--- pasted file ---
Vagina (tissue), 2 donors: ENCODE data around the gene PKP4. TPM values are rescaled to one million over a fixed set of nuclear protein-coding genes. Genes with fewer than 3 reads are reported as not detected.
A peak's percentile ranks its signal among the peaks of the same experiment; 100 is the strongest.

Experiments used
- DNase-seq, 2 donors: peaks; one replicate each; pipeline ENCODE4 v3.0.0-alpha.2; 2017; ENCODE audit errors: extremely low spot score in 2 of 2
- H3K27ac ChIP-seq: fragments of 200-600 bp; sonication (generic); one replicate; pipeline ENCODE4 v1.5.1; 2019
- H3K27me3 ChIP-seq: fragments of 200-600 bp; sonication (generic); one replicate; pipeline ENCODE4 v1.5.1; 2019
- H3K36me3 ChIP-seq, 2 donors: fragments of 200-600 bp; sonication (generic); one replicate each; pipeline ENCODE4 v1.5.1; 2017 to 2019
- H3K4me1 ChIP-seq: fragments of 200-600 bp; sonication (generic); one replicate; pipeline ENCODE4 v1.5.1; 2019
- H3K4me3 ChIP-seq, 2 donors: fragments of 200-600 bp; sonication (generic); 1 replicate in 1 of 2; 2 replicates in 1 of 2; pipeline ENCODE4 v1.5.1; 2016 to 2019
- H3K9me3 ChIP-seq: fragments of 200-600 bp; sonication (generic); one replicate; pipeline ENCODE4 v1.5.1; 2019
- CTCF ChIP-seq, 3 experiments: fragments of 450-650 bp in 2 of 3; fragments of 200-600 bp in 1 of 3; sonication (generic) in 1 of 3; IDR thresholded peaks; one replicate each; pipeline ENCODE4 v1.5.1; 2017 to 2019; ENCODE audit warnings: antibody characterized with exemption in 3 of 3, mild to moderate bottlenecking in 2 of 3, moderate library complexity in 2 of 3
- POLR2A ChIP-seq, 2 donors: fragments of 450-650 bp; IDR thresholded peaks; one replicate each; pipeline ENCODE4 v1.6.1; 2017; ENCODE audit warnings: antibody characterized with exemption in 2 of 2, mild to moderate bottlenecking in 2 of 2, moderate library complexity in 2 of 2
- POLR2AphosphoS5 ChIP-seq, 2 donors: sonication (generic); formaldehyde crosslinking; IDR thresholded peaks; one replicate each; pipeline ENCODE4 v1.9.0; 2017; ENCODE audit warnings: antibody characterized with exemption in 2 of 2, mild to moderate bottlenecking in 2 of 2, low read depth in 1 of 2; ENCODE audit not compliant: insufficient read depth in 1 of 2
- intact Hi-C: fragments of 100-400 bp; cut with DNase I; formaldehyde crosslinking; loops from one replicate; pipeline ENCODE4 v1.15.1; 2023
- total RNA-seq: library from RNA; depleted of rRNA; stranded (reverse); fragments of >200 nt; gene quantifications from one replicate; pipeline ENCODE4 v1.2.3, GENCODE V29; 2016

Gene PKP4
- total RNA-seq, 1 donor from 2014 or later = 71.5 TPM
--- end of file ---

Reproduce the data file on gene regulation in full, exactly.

Vagina (tissue), 2 donors: ENCODE data around the gene PKP4. TPM values are rescaled to one million over a fixed set of nuclear protein-coding genes. Genes with fewer than 3 reads are reported as not detected.
A peak's percentile ranks its signal among the peaks of the same experiment; 100 is the strongest.

Experiments used
- DNase-seq, 2 donors: peaks; one replicate each; pipeline ENCODE4 v3.0.0-alpha.2; 2017; ENCODE audit errors: extremely low spot score in 2 of 2
- H3K27ac ChIP-seq: fragments of 200-600 bp; sonication (generic); one replicate; pipeline ENCODE4 v1.5.1; 2019
- H3K27me3 ChIP-seq: fragments of 200-600 bp; sonication (generic); one replicate; pipeline ENCODE4 v1.5.1; 2019
- H3K36me3 ChIP-seq, 2 donors: fragments of 200-600 bp; sonication (generic); one replicate each; pipeline ENCODE4 v1.5.1; 2017 to 2019
- H3K4me1 ChIP-seq: fragments of 200-600 bp; sonication (generic); one replicate; pipeline ENCODE4 v1.5.1; 2019
- H3K4me3 ChIP-seq, 2 donors: fragments of 200-600 bp; sonication (generic); 1 replicate in 1 of 2; 2 replicates in 1 of 2; pipeline ENCODE4 v1.5.1; 2016 to 2019
- H3K9me3 ChIP-seq: fragments of 200-600 bp; sonication (generic); one replicate; pipeline ENCODE4 v1.5.1; 2019
- CTCF ChIP-seq, 3 experiments: fragments of 450-650 bp in 2 of 3; fragments of 200-600 bp in 1 of 3; sonication (generic) in 1 of 3; IDR thresholded peaks; one replicate each; pipeline ENCODE4 v1.5.1; 2017 to 2019; ENCODE audit warnings: antibody characterized with exemption in 3 of 3, mild to moderate bottlenecking in 2 of 3, moderate library complexity in 2 of 3
- POLR2A ChIP-seq, 2 donors: fragments of 450-650 bp; IDR thresholded peaks; one replicate each; pipeline ENCODE4 v1.6.1; 2017; ENCODE audit warnings: antibody characterized with exemption in 2 of 2, mild to moderate bottlenecking in 2 of 2, moderate library complexity in 2 of 2
- POLR2AphosphoS5 ChIP-seq, 2 donors: sonication (generic); formaldehyde crosslinking; IDR thresholded peaks; one replicate each; pipeline ENCODE4 v1.9.0; 2017; ENCODE audit warnings: antibody characterized with exemption in 2 of 2, mild to moderate bottlenecking in 2 of 2, low read depth in 1 of 2; ENCODE audit not compliant: insufficient read depth in 1 of 2
- intact Hi-C: fragments of 100-400 bp; cut with DNase I; formaldehyde crosslinking; loops from one replicate; pipeline ENCODE4 v1.15.1; 2023
- total RNA-seq: library from RNA; depleted of rRNA; stranded (reverse); fragments of >200 nt; gene quantifications from one replicate; pipeline ENCODE4 v1.2.3, GENCODE V29; 2016

Gene PKP4
- total RNA-seq, 1 donor from 2014 or later = 71.5 TPM